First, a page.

While the original idea of asteroid mining was to extract the non-volatile resources, especially the high value platinum group metals [5], more recently the focus has shifted to volatiles, primarily water, for life support and chemical rocket fuels.  SpaceFab however, prefers the extraction of the more abundant iron and nickel, whose current value in space is principally their launch cost. Their argument for this focus is twofold.  Firstly, water is relatively rare in most near Earth asteroids (NEA) and therefore likely to be more difficult to extract from those bodies.  While common in asteroids beyond the frost-line or in dead comets [10], the delta v cost is high and journey times much longer.  Conversely, metals are far more accessible inside the frost-line with NEAs, reducing both the cost to acquire these metals and the mission cycle time.  Secondly, SpaceFab is looking to extract iron and nickel using simple, lightweight and low-cost processes like magnetic collection of material, and induction heating to melt and refine the metals.  Their view is that the path to profitability is faster with this approach than prospecting and extracting volatiles.

The OSIRIS-REx mission is NASA New Frontiers mission to return a sample of an asteroid (101955 Bennu) to the Earth. Mission cost is approximately $800 million (excluding the launch vehicle.).  – Lockheed Martin

SpaceFab believes that they might get a sample return mission to an M-type asteroid within 10 years and a mining craft 5 years later.  Their design target is for a craft just 1 MT in mass (about the same size as OSIRIS-REx), and consists of an ion engine, rock scraping tools for extracting material,  and some form of electrical induction heating to produce refined ingots.  When sufficient extraction is achieved those refined ingots could then be used as feedstock for space manufacturing.   While apparently ambitious, the concept of small craft to mine asteroids has been developed by Calla, Fries and Welch and was presented in two papers at the IAC in 2017.   Their craft were designed to be less than 500Kg.  Water in close by NEAs was their objective based on their analysis of extraction methods which indicated using microwave thermal heating.  Teleoperation from Earth was assumed and therefore an NEA within 0.03 AU was preferred.  The small size combined with a swarm model for redundancy was the most economically modeled approach to provide a large and early return on investment [15,16].For robotic craft  on deep space missions, high Isp electric engines reduce costs, as the lower propellant mass means lower launch costs.  To keep costs low, SpaceFab intends to use off-the-shelf ion engines that may be augmented by their ion accelerator technology (patent pending) that they claim boosts Isp several fold.  With the Dawn mission spacecraft’s NSTAR ion engine having an Isp of 3100s, Spacefab might hope for an augmented Isp of up to 10,000s. The addition of this accelerator unit and the solar panels to power it should increase the mass ratio performance of the craft.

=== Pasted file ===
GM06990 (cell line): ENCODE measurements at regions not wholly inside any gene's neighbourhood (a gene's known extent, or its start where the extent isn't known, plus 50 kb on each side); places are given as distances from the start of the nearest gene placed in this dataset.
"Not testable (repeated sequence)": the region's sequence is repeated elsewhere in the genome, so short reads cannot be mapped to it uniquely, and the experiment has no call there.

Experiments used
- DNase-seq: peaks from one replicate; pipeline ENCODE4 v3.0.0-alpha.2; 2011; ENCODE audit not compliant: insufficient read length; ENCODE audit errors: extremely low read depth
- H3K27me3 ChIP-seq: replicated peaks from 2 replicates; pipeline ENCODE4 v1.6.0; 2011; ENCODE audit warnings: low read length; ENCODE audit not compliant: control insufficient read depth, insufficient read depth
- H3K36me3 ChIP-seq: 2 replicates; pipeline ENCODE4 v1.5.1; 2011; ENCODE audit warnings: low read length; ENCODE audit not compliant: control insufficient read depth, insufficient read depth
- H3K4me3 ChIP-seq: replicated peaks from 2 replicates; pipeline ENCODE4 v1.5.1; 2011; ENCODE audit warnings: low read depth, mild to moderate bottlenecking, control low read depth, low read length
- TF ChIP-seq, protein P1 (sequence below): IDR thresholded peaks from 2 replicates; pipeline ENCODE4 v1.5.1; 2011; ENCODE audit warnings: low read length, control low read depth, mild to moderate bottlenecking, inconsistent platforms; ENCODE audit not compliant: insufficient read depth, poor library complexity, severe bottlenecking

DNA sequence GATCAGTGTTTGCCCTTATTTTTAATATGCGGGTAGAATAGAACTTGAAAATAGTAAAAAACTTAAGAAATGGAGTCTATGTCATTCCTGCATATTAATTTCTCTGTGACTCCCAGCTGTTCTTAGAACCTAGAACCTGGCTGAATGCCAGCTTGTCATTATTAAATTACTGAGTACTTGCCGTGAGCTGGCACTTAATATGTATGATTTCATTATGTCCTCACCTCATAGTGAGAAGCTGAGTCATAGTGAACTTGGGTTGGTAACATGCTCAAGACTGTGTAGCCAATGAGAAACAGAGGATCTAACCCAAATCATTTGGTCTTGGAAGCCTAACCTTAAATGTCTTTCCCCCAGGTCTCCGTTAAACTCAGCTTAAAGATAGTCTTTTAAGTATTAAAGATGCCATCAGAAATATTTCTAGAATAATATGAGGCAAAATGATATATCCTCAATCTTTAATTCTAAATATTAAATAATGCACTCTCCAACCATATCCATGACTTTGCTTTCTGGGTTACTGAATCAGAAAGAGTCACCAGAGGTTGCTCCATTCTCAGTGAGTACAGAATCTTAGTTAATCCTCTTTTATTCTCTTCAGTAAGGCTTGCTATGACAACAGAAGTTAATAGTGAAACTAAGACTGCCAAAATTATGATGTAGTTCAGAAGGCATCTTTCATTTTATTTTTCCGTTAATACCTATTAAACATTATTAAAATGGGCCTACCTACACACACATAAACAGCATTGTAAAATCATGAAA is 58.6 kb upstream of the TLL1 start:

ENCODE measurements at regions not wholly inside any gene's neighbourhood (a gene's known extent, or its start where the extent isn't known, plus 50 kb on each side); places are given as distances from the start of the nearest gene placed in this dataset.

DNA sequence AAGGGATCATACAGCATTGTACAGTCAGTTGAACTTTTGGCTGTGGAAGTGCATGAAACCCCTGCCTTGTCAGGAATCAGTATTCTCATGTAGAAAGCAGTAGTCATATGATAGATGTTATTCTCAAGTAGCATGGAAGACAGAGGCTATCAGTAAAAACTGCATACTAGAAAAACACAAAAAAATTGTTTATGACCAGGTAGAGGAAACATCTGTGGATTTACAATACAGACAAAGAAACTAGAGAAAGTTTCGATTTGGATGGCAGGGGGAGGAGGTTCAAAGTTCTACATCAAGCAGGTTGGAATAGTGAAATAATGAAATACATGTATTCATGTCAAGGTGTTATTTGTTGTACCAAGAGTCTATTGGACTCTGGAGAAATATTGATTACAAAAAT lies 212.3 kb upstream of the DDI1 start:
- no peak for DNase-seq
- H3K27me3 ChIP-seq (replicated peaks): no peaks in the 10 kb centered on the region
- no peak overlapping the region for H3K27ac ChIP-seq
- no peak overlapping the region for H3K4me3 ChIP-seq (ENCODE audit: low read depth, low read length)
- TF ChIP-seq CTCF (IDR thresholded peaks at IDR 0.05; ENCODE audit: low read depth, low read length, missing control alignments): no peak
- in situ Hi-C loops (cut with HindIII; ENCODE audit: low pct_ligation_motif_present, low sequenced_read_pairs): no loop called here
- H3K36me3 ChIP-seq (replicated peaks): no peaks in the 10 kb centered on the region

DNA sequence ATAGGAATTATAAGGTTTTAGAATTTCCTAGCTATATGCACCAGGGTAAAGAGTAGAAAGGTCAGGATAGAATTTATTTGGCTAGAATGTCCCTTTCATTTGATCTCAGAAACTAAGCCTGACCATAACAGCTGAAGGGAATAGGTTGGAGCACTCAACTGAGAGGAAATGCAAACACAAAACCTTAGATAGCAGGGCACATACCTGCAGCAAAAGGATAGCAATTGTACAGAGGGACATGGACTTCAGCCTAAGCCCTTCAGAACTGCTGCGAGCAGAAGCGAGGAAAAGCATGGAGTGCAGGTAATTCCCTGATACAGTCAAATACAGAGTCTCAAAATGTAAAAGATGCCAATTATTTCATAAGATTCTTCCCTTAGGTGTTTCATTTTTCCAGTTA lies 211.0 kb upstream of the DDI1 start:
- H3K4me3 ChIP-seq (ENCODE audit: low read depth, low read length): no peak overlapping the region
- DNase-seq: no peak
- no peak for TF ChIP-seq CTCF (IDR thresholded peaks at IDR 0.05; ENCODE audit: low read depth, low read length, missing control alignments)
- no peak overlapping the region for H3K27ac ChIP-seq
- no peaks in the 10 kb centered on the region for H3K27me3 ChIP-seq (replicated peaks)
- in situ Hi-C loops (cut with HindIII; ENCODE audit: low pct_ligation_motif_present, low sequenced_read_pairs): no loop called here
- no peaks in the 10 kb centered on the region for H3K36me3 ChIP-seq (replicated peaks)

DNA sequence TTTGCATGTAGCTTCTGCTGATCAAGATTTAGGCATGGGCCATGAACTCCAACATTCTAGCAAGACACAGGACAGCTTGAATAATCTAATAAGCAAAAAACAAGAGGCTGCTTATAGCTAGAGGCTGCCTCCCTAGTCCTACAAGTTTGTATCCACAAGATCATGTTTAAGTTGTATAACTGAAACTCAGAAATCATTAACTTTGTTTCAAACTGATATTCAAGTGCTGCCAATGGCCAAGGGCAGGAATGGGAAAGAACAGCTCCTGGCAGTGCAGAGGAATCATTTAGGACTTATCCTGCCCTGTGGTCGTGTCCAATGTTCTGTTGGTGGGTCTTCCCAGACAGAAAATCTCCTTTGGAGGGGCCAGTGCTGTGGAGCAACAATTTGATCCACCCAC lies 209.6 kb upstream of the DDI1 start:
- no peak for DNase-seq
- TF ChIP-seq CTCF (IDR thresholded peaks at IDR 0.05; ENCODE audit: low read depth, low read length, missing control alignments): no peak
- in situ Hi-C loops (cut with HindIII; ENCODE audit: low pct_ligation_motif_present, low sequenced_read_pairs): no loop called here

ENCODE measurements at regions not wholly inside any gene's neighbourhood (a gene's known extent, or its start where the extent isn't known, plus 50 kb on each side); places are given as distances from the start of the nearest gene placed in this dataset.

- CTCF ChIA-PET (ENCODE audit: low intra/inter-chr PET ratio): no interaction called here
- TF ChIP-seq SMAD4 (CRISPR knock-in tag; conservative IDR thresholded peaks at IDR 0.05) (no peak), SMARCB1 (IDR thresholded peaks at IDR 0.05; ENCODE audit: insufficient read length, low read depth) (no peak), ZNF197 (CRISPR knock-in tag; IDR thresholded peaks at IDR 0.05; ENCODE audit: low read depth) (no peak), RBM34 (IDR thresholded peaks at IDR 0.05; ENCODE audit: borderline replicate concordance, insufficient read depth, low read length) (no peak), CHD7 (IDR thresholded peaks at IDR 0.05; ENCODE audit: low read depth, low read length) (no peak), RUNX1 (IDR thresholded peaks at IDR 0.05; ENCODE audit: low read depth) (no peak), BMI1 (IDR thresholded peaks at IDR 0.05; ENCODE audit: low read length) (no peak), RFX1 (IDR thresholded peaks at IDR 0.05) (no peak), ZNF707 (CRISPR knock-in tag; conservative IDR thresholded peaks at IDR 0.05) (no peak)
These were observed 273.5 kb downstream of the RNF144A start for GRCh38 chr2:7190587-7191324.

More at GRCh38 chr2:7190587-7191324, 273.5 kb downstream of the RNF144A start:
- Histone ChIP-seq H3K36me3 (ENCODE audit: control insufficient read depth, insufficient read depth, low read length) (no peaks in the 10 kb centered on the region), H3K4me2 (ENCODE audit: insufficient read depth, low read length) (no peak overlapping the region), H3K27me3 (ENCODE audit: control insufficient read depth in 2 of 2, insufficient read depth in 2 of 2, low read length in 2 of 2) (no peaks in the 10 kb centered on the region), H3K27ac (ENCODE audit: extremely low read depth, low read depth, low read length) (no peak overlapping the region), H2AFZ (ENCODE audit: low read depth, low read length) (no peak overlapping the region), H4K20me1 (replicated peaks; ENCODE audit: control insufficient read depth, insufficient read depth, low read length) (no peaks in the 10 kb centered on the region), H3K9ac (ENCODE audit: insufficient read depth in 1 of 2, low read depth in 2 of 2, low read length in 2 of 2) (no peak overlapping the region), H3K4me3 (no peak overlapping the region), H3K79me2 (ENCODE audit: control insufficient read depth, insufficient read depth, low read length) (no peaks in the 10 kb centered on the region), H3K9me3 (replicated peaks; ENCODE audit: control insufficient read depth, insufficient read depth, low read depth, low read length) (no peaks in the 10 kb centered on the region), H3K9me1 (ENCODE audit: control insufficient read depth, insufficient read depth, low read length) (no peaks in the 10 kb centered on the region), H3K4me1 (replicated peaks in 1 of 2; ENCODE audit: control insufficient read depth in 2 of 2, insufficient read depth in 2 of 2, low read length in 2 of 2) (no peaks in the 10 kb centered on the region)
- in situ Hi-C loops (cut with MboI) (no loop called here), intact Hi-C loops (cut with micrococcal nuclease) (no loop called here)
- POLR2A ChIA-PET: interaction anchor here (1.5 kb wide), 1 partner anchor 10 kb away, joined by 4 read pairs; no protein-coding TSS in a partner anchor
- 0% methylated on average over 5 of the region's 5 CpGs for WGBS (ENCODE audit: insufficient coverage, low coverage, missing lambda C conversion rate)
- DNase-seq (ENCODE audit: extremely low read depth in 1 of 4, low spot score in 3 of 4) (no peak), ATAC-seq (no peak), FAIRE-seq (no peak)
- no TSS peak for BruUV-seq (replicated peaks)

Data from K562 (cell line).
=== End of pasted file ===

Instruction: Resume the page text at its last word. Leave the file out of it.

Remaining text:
So far SpaceFab’s approach seems similar to other schemes to mine asteroids. Where SpaceFab’s vision really differs is the use of ISRU (in situ resource utilization) for construction of onsite mining and fabrication tools. Rather than hauling out machine tools to an asteroid to extract and fabricate components, SpaceFab plans to reduce the mining craft’s mass, and therefore cost, by building many of the machine tools for mining and fabrication using local resources.  It is just one step further to replicate the whole craft.  This model of self replication of much of the mass of the machines is similar in concept to the robot bootstrapping paper and promises to open up exponential mining and fabrication possibilities, while making the owners quite wealthy.

Most asteroids are too far away to allow teleoperation of the sort that would work on the Moon or with close NEAs.  This rules out complex manufacturing guided by human controllers.  The intelligence needed to prospect, mine and process ores must be local.  Beyond some human oversight, these robot mining craft and fabricators will need to be highly autonomous.  This requires advanced AIs. While we are not close to that goal today, the rapid pace of development of AI software and specialized chip hardware promises to make this a reality sometime in the projected time frame.  Such craft will be able to navigate to a selected asteroid, prospect it, extract and refine metals, and then fabricate machine tools and manufacture components. SpaceFab believes that such craft could even provide a “manufacturing on demand” service in space.  On Earth we have seen the birth of additive manufacturing, AKA 3D printing, promising to put individual crafting of objects in the hands of everyone.  The technology is already being tested on the ISS to reduce the number of spare parts that must be shipped.